BRADENTON, Fla. -- When Daniel Schlereth took the mound for the ninth inning Saturday at McKechnie Field, some were of the opinion that he should have done so wearing an ESPN jersey. Turnabout is fair: His dad Mark had spent the week co-hosting the network's broadcast of a radio show wearing a Pirates jersey.
"Yeah, that would've been only fair," Dan Schlereth said.
Mark Schlereth, the former NFL guard, had done so to promote his son's bid to earn a seat in the Bucs' bullpen. Thanks, Dad, but Dan himself has done plenty in that regard, and continued the mission Saturday by hanging another zero.
In six spring outings of one inning each, tied for the team high, Schlereth has allowed five hits and no runs, with six strikeouts.
The left-hander is trying to return to the Majors for the first time since 2012, when he pitched the final six of his 94 big league games before being shelved by shoulder inflammation. Impressive what health and a revamped delivery can wreak.
"I lowered my arm slot a little bit, and it just feels better. I should also be more durable," said Schlereth, 27. "My shoulder is free when I have a lower arm slot, and another great thing about that is getting real good movement on my fastball. I'm not throwing as hard, but I can still sneak it by guys."
"He's feeling the best he's felt in years," manager Clint Hurdle said. "He's shown the ability to get the ball inside to left-handed hitters. He's making some progress."
Schlereth makes it a point to not concern himself with the competition. From valuable incumbent lefty relievers Justin Wilson and Tony Watson, to other candidates enjoying solid springs (Adam Wilk, Andy Oliver and even Yao-Hsun Yang), it's a scrum.
"I'm really here just to prove to everyone that I'm healthy," Schlereth said. "And to contribute in whatever fashion I can. I just want to fit in and pitch well this year."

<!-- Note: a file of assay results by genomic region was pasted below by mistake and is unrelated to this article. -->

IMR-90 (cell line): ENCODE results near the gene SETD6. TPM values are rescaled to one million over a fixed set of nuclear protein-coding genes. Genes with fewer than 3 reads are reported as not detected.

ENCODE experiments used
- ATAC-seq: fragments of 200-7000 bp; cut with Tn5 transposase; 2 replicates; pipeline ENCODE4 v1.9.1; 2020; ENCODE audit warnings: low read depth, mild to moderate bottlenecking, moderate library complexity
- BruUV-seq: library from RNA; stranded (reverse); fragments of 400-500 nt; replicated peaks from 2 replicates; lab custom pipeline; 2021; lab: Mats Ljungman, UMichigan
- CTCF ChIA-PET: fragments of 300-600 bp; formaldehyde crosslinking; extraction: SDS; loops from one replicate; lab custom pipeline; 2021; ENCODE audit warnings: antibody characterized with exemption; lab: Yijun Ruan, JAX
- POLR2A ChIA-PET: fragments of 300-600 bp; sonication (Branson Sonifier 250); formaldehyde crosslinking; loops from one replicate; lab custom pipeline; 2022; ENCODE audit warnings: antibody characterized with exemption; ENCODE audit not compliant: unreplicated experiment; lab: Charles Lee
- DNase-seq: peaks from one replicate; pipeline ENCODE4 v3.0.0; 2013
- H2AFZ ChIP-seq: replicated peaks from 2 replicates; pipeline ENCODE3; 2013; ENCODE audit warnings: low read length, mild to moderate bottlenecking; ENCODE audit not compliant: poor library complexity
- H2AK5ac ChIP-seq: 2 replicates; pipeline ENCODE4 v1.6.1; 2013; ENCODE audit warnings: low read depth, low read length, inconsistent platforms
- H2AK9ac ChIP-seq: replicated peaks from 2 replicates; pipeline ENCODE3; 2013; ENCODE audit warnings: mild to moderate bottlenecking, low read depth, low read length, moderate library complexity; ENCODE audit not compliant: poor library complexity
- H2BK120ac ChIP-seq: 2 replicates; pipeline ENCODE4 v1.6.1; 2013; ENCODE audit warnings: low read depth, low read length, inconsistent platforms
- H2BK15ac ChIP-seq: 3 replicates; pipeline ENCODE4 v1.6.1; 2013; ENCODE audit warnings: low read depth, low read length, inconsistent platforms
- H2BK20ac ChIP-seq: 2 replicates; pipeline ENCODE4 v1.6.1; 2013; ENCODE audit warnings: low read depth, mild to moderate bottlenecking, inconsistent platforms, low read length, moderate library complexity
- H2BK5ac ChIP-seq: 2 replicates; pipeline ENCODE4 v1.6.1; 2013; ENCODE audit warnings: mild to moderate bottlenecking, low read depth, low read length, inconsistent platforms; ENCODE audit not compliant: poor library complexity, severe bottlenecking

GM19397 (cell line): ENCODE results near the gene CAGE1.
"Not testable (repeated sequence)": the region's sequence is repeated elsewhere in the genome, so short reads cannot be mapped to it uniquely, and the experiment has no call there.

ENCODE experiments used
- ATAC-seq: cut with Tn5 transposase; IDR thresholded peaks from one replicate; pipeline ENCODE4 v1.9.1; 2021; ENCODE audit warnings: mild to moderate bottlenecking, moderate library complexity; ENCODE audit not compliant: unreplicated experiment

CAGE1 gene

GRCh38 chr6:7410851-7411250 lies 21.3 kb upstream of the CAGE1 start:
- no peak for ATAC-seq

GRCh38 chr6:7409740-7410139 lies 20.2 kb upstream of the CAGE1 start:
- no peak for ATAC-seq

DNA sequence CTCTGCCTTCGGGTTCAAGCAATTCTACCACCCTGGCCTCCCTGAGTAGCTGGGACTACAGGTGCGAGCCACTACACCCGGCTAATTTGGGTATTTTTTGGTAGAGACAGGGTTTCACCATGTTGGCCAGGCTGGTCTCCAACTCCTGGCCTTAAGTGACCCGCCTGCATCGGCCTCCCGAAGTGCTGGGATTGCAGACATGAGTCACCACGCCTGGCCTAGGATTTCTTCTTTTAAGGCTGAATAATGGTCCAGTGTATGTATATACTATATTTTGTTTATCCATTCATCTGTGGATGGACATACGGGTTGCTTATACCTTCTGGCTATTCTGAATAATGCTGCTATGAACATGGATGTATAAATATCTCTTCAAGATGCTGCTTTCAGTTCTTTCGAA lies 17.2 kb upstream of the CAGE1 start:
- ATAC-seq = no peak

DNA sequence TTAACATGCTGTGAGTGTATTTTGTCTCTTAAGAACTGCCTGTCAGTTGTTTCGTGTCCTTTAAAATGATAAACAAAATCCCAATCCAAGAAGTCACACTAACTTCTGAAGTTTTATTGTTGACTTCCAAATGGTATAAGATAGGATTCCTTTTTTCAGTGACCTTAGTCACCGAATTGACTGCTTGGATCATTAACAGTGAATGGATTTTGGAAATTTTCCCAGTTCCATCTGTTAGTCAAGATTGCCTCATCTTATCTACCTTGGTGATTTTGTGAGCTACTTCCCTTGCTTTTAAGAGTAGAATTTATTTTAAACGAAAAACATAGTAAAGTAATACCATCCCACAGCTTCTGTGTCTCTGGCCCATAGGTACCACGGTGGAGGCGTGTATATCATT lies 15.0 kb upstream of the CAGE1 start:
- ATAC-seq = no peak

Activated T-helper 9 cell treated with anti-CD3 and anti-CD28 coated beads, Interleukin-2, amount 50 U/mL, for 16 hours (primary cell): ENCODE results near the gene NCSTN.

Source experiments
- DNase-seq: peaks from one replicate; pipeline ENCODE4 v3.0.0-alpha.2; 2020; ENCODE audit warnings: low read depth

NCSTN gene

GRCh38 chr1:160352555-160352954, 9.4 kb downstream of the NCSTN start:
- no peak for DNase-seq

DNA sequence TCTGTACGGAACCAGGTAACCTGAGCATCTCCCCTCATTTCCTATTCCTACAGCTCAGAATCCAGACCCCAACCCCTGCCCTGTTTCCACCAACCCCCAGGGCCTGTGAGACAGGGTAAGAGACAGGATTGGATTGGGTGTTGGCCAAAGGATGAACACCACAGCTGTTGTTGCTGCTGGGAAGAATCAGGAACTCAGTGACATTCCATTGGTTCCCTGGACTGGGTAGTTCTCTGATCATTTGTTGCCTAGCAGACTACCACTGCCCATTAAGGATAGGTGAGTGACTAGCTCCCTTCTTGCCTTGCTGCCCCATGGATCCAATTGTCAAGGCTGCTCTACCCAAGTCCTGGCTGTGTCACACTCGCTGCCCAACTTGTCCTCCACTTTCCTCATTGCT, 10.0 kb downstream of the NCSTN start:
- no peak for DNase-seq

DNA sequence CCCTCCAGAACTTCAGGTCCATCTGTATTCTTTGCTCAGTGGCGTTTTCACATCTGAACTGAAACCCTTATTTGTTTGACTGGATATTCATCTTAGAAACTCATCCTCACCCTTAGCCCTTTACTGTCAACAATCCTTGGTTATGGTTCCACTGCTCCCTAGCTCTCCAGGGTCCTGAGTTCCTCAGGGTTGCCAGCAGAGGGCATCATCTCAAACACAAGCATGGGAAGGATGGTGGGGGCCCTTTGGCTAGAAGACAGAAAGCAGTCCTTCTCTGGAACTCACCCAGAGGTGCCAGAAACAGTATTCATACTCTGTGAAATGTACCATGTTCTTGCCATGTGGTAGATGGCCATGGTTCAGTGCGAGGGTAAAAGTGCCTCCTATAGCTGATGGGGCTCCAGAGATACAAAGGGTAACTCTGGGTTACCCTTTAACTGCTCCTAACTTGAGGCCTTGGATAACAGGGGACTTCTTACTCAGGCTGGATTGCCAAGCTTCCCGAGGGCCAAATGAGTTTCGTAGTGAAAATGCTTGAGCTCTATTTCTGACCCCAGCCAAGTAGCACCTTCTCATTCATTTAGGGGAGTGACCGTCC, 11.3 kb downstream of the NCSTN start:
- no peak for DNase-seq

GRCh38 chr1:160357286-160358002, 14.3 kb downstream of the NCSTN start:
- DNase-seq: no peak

'Happy' with start, Volquez focused on command
BRADENTON, Fla. -- Wherever Edinson Volquez goes, a spotlight follows. Not that he is so critical to the 2014 Pirates' fate. He is, however, the team's lone significant offseason addition and carries all the weight and consequence attached to that.
After three rough outings -- the last the roughest -- Volquez needed a sharp showing in his Saturday start against the Rays, just to give everyone a little breathing room. He finally got it, at the end of his 3 1/3-innings outing.
Volquez allowed runs in each of his first three innings, then retired the last four batters he faced, enabling him to leave the McKechnie Field mound on a positive note. Two groundouts and two strikeouts added up to his best sequence of the spring and a wide post-outing smile in the clubhouse.
"I'm very happy right now," Volquez said. "[Pitching coach Ray Searage] says it's a long process, and I feel like we're really close. We got a plan to work on my fastball command, and I threw a lot of first-pitch strikes today."
To be precise, to 15 of the 17 batters he faced, which is exceptional. Through the first three-plus innings, however, many of them reached base and four of them scored. At that point, Volquez had worked nine innings this spring, hadn't retired the side in any off them and allowed runs in seven of them, a total of 13. He entered the game with an ERA of 14.29 and left it with an ERA of 11.00.
"I know the number doesn't look good. But they love what I've been doing," Volquez said, referring to manager Clint Hurdle and Searage. "They have a pretty good idea what you want to do, and try to make you better."